Yesterday I was speaking with a junior lawyer about blogging and explained how I write my posts. They asked me if I'd ever blogged about how I blog, and apparently the answer is no, I haven't ever written a blog post about how I write blog posts. This post explains my custom software for blogging, why I wrote my own blogging software a decade ago, and the advantages of using a static website.

Custom Blogging Software

For many years I developed Wordpress sites as a consulting business. This is still a very popular blogging platform, and it's great, but it's also overkill. It's complicated, it's bloated, and the interface can distract from the writing task at hand. I've found that the more I strip down my writing process, the easier it is to get someting out there.

When I started my law practice I wrote my own simple blogging software, which has served me well for the last decade. It's fast, easy-to-use, and incredibly secure. The way it works is that each blog post is a text file where the first line is the title, the second line is the slug (part of the URL), the third line is the date, and then every subsequent line is a new paragraph. For example, this blog post looks like this:

When I'm finished, I compile the blog by running a program that takes every blog post and applies an HTML template to convert the text files into webpages, and then these are uploaded to an S3 bucket hosted on Amazon, which is then automatically distributed through the AWS Cloudfront CDN.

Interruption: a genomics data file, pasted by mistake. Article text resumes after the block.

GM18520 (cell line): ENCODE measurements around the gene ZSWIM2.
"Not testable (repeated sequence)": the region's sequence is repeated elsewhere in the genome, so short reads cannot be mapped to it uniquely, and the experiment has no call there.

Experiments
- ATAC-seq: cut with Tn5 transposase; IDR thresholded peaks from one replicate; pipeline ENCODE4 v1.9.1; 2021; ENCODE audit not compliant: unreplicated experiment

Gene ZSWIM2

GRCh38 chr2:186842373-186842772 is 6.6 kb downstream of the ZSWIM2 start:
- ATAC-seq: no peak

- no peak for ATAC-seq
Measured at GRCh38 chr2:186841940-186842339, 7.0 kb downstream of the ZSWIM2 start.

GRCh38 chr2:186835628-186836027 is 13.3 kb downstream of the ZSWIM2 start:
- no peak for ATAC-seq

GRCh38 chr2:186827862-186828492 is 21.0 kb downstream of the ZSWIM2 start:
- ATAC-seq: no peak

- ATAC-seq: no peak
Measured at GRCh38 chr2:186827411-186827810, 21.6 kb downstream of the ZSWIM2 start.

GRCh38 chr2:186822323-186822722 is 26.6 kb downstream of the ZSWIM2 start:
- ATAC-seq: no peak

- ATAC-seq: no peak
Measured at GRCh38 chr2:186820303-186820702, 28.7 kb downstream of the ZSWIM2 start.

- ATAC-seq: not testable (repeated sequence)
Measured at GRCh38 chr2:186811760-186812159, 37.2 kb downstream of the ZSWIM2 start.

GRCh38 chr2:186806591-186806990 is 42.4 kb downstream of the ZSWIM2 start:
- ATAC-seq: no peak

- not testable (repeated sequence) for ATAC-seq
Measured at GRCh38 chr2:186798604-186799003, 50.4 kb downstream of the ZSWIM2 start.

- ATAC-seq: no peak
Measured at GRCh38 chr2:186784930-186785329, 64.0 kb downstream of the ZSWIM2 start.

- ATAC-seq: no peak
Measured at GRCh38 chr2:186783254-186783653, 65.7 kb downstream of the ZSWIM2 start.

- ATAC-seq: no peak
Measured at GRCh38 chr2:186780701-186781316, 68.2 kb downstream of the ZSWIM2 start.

Having static files means that my website can't be hacked (unless Wordpress) because there's no aspect of the site that can be accessed dynamically. There's no server that's running anywhere, just HTML, CSS, and image files being delivered to the client. This is also incredibly fast, becasue there's no run-time generation of the pages (like with Wordpress). Although there's caching software for Wordpress that does something very similar, the model for my blog is simpler and doesn't have the security problems that any Wordpress site can suffer from.

Why I Don't Promote This

My blogging software is easy to use for me, but wouldn't be suitable for most people. Images go into a folder, and then they're referenced by writing out the URL in the body of the blog post. This is too difficult for many people. And there's no collaboration with my blog since every source file is only stored on my computer.

An approximately 350 line PHP program fills in the templates to compile the blog. It supports an RSS feed, dynamic images generated for links to zip files, automatic quoting, and that's about it. I don't have much need for anything more complicated. In a decade of running this blog I've made almost no changes to the program that generates it. It compiles all 300-ish blog posts in less than 0.15 seconds, so even this step is fast. At every step of the way, my system is about cutting out steps and making it easier to go from starting a post to publishing. This might be one of the reasons why I've been able to write so many blog posts.

That's The System

There are open source software packages that do something very similar, but for me, it wasn't a problem to write the basic code that powers this blog. And there's something nice about having a blogging platform that you completely understand and that's stripped down to just the features you personally use in your own writing. I wouldn't encourage a new lawyer to write their own blogging software like I did, but it's served me well over the years.